2.9 Communications with the Media
Public Prosecution Service of Canada Deskbook
Guideline of the Director Issued under Section 3(3)(c) of the Director of Public Prosecutions Act
March 1, 2014
Table of Contents
- 1. Introduction
- 2. Statement of Policy
- 3. Handling Media Enquiries
- 4. Explaining Prosecutorial Decision-Making
- 5. Types of Communication
- 6. Guiding Principles
- 7. Specific Direction
An informed public is an essential element of a transparent, fair and equitable justice system. By providing accurate and timely information on behalf of the Director of Public Prosecutions (DPP), Crown counsel can help ensure that citizens have a fair opportunity to determine whether the justice system is functioning effectively. Access to full and accurate information on court proceedings, in effect, enhances public confidence in the administration of justice.
As set out in s. 3(3)(e) of the Director of Public Prosecutions ActFootnote 1 (DPP Act), the DPP may communicate with the media and the public on all matters that involve the initiation and conduct of prosecutions. This authority is delegated to Crown counsel, who are accountable for the cases and proceedings in which they are involved.Footnote 2 Crown counsel should be accessible and responsive to the media and the public regarding the cases they prosecute. They are the Public Prosecution Service of Canada’s (PPSC) spokespersons and the first point of contact in respect of specific prosecutions assigned to them. Crown counsel are considered to be
“authorized spokespersons” within the meaning of s. 8.17 of the PPSC Code of Conduct
“on cases for which they are responsible”.Footnote 3
This guideline applies to contacts initiated by the media and to contacts initiated by Crown counsel.
2. Statement of Policy
The PPSC’s media communications policy is founded upon three cornerstone principles: accessibility, transparency and responsiveness. The PPSC strives to enhance public understanding of, and confidence in, the administration of justice by providing accurate and relevant information in a timely manner. Subject to the overriding duty to the administration of justice to ensure that trials are fair, Crown counsel shall provide the media with timely, complete and accurate information on matters relating to the administration of criminal justice in which they are involved.
It must be recognized, however, that in their role as
“ministers of justice”,Footnote 4 Crown counsel have a responsibility to relate to the media and the public in a manner that is courteous, dispassionate, free from provocative rhetoric. In making a public statement, Crown counsel must ensure that the privacy interest of third parties are protected, that common law and statutory confidentiality obligations are respected, including publication bans, and that the fair trial rights of an accused are not jeopardized.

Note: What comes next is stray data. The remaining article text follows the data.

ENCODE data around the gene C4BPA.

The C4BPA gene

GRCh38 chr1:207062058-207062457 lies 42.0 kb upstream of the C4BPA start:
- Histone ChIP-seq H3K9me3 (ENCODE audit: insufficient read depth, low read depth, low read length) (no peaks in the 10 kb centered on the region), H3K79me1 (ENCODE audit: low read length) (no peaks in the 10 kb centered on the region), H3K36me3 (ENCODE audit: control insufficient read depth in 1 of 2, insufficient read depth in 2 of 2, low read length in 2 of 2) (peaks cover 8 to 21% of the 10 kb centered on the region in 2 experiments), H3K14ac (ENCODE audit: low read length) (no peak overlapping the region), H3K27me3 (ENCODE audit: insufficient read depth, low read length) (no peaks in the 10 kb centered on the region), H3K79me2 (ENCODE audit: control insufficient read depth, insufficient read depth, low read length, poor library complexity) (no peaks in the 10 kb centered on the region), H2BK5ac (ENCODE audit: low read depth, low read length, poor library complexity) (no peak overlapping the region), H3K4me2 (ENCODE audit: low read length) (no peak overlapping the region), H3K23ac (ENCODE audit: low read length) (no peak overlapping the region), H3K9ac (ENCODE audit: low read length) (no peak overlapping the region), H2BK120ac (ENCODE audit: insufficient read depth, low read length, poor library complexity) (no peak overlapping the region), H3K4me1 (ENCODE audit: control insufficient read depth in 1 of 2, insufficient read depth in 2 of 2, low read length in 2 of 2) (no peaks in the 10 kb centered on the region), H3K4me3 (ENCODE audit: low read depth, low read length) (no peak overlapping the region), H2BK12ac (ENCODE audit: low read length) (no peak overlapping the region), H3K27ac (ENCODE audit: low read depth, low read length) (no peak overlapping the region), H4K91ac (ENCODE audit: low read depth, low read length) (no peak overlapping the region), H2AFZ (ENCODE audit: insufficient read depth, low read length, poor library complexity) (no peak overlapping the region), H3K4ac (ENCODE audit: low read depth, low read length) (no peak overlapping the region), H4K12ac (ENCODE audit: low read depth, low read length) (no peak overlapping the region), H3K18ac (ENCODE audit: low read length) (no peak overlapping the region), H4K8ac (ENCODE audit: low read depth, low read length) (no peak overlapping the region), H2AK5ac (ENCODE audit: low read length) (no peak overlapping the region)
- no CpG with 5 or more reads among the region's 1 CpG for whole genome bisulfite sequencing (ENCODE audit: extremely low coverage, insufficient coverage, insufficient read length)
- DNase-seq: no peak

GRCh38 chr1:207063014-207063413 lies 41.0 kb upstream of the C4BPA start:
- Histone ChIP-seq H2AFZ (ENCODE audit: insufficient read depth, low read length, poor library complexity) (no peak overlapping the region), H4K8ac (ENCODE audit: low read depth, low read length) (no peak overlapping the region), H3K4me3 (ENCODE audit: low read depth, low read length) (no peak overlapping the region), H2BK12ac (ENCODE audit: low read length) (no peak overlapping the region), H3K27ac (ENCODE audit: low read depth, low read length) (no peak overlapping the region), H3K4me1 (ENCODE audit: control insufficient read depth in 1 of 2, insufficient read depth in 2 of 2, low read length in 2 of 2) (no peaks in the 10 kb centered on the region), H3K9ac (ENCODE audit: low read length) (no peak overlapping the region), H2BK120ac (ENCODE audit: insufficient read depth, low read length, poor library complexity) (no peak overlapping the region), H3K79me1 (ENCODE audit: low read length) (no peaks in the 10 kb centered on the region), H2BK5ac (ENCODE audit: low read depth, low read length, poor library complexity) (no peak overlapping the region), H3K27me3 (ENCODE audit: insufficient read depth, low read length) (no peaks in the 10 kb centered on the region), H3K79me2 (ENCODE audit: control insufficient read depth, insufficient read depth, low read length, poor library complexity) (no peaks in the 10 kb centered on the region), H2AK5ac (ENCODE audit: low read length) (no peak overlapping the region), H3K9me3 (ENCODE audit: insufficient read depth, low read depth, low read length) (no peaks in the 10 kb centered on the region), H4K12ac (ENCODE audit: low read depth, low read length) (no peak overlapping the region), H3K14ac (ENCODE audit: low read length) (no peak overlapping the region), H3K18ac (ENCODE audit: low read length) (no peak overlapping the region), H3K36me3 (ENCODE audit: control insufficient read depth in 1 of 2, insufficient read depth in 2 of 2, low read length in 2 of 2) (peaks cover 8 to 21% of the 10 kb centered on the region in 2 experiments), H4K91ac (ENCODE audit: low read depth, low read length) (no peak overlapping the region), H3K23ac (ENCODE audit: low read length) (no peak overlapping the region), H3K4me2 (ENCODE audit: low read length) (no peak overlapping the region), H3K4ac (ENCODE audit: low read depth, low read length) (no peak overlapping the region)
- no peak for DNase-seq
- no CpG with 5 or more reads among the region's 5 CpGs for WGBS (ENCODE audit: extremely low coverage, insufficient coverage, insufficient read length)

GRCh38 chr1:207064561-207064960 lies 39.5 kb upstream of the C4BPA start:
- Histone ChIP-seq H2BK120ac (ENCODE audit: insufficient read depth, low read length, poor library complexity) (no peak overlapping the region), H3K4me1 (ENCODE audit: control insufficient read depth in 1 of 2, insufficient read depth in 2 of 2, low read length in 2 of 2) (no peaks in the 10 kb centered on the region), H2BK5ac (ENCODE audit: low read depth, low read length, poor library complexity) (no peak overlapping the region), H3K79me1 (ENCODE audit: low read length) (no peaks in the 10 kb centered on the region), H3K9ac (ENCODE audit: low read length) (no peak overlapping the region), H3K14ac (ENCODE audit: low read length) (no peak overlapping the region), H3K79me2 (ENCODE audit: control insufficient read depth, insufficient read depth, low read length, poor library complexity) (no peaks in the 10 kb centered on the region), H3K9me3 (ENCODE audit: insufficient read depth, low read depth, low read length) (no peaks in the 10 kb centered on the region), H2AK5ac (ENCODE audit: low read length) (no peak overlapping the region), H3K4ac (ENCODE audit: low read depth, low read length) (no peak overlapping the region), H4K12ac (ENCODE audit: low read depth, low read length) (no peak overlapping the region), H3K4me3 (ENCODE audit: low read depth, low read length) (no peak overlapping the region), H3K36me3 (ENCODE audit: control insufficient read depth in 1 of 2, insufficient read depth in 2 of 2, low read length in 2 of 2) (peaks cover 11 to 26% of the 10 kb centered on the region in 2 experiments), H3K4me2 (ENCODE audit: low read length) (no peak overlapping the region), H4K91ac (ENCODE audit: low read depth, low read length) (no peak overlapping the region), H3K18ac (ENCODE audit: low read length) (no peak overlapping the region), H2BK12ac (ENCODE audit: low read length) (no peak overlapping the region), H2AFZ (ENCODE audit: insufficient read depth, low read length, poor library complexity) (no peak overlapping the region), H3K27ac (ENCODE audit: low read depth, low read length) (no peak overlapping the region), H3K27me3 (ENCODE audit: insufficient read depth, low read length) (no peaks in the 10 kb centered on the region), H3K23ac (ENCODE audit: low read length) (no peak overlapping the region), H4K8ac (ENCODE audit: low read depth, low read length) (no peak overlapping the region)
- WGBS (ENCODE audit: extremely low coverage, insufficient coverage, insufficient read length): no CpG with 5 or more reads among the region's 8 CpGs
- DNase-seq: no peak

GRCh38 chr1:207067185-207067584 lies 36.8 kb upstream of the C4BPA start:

3. Handling Media Enquiries
Crown counsel should, on cases for which they are responsible, make reasonable efforts to respond directly to media enquiries relating to court proceedings in relation to routine matters (i.e. scheduling), questions relating to the status of a prosecution or appeal and matters of criminal procedure.
When in doubt about any aspect of a media inquiry, including the reasonableness of the request or how to handle a particular media inquiry, Crown counsel should seek the advice of the Communications Group and consult with their Chief Federal Prosecutor (CFP). Crown counsel may also simply refer calls to the Communications Group, which has a coordinating role in these matters. Referring the inquiry to the Communications Group will often be advisable when for example: a) the matter is particularly controversial; b) a PPSC spokesperson has already handled media inquiries regarding the same subject; c) Crown counsel is under time constraints, or d) there are security concerns in the case, for example, for the personal safety of Crown counsel.
4. Explaining Prosecutorial Decision-Making
There is no
“freestanding principle of fundamental justice” requiring Crown counsel to justify and explain the exercise of prosecutorial discretion to the court and indirectly to the public.Footnote 5 The principle of prosecutorial independence is firmly entrenched in our legal system. Nonetheless, while the Crown is not legally required to give reasons for its core decision-making, it may be advisable in certain circumstances to offer an explanation for decisions in order to help maintain public confidence in the administration of justice. As Doherty, J.A. stated in R v Gill:Footnote 6
“By offering an explanation, the prosecutor clearly enhances the transparency of his or her decision-making process and, hence, the fairness of the proceeding.”